Women's Graduate Study at Lehigh
Lehigh believes in the importance of educating women, especially within graduate studies. Click below to see a artlce and a timeline of how women's education in gradute studies has evolved at Lehigh.
Lehigh Recognizes Notable Women Within Lehigh's Graduate Education
Mary A. Schwaninger was one of the first three women to be awarded a graduate degree at Lehigh. Schwaninger had been teaching full time in Allentown when she took advantage of one of Lehigh’s extension courses. She eventually came to campus for a Latin course during the week and German course on the weekends; she later picked up a course in Greek. Schwaninger kept teaching full time while pursuing her M.A., so the coursework took her nearly four years. In a 1965 edition of the Lehigh Alumni Bulletin, Schwaninger recalled spending two of those years uncertain if the university would even award her a degree. Nevertheless, she persisted in her studies. Her thesis, “A Translation of Pliny’s Panegyric on Emperor Trajan” was written in longhand and nearly an inch thick. After she graduated, she paid her class dues and became the first woman in the Alumni Association. Schwaninger left Allentown in 1957 to return to her home state of Maryland where she taught Latin and American history at Cambridge High School.
Wilson’s interest in foreign languages began during her undergraduate career at Moravian College. She studied Latin, German, and English, in addition to her minors in math and history. Wilson went on to Lehigh for her Master’s degree. Wanting to branch out from Education courses, she decided to major in History since it was the only subject field that sparked her interest and was offered at night. She attended Lehigh while the ‘4’oclock rule’ was still in place: women were not allowed on campus before 4pm. During her interview with Steve Wolff for In the Age of Steel: Oral Histories from Bethlehem Pennsylvania, Wilson elaborated on her connection to history: “I liked history very much. And I feel that—I did teach some history at Liberty High School during the war: World History and American History. And I feel that the work I took in history was very useful; it made my life more interesting.” She was the only woman at the 1932 Commencement Ceremony. Graduating during the Great Depression, Wilson’s work life was soon altered. She taught an entire month without pay to keep the school afloat and endured infrequent paychecks throughout the following years. It was not until World War II that she saw stability once again. Wilson was amongst many in Bethlehem who were afraid that Bethlehem Steel would make the community a target for bombing during the war. She, along with other teachers, partook in an emergency first aid course in preparation. Wilson taught six classes a day at Liberty High School, in German, with class sizes of 40 to 50 kids for 40 years. After retiring in 1970, she joined the Garden Club, became Federation Chair of Women’s Club, worked at the Morvian Museum, and volunteered for Meals on Wheels. Wilson spent most of her life in Bethlehem since it had always been her home.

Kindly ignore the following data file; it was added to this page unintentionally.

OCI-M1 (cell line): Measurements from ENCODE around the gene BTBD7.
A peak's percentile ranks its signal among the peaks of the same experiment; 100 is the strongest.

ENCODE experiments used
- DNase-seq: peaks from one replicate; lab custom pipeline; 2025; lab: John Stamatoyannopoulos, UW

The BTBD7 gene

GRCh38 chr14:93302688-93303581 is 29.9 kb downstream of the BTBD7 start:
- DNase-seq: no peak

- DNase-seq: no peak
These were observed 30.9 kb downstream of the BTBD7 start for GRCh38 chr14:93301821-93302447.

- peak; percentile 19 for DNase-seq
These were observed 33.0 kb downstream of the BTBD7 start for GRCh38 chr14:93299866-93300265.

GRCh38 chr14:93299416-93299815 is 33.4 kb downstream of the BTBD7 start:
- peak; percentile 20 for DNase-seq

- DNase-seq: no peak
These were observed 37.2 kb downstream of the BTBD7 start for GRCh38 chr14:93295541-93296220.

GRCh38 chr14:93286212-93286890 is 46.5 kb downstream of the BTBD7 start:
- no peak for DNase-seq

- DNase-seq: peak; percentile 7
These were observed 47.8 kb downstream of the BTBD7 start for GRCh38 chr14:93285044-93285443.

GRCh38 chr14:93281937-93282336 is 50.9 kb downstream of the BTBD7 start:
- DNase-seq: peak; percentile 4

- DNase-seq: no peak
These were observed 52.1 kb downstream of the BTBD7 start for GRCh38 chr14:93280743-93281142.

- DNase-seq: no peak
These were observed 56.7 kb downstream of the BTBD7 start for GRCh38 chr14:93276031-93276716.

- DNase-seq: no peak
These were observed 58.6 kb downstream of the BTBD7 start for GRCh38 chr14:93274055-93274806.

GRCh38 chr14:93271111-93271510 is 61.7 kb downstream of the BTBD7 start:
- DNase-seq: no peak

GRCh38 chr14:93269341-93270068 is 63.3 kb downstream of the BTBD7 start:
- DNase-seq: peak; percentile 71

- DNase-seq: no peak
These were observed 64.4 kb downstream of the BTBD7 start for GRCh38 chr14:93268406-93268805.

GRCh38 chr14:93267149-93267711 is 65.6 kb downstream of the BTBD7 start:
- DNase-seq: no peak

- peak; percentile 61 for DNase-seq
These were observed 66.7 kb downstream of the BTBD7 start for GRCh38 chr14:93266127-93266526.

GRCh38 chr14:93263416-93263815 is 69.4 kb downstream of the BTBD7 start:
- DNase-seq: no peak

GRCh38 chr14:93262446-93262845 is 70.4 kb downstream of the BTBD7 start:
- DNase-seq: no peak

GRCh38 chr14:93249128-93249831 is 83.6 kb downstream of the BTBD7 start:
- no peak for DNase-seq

Margaret Lams made history at Lehigh by being the first woman to ever receive an industrial fellowship. After receiving a Bachelor of Science in Agricultural and Biological Chemistry from Penn State, Lams began her graduate work at Lehigh in the field of biological chemistry during World War II. The Brown and White regarded Lams as the “first of a large number of women scientists to invade the campus” in one of its 1943 issues, citing the importance of female graduate students in continuing research work while men were enlisted to serve in the war. Lams’ award was provided by the Seton Leather Company and entailed a year’s worth of research on leather products.
(Brown and White Vol. 50 no. 29 — 9 February 1943)
Before attending Lehigh, Mary Frances Berkemeyer received her bachelor’s degree from Cedar Crest College in 1930. She taught English and German at Northampton High School and English at Harrison-Morton Middle School. Berkemeyer became an active Bethlehem community member after receiving her master’s degree. She served on the board of the city’s YWCA chapter, a national nonprofit that aims to advance racial justice, empower women, and promote peace. Berkemeyer filled the same role for the Red Cross and Weekday Church School. Later on, she took her passion for service to the YWCA of Delaware County board and the Philadelphia YMCA. Her nonprofit and volunteer work also took her to Allentown. Berkemeyer spent several years as the chairwoman of the food service committee for the Luther Crest assisted living community. There, she also visited residents in the personal care units and health center.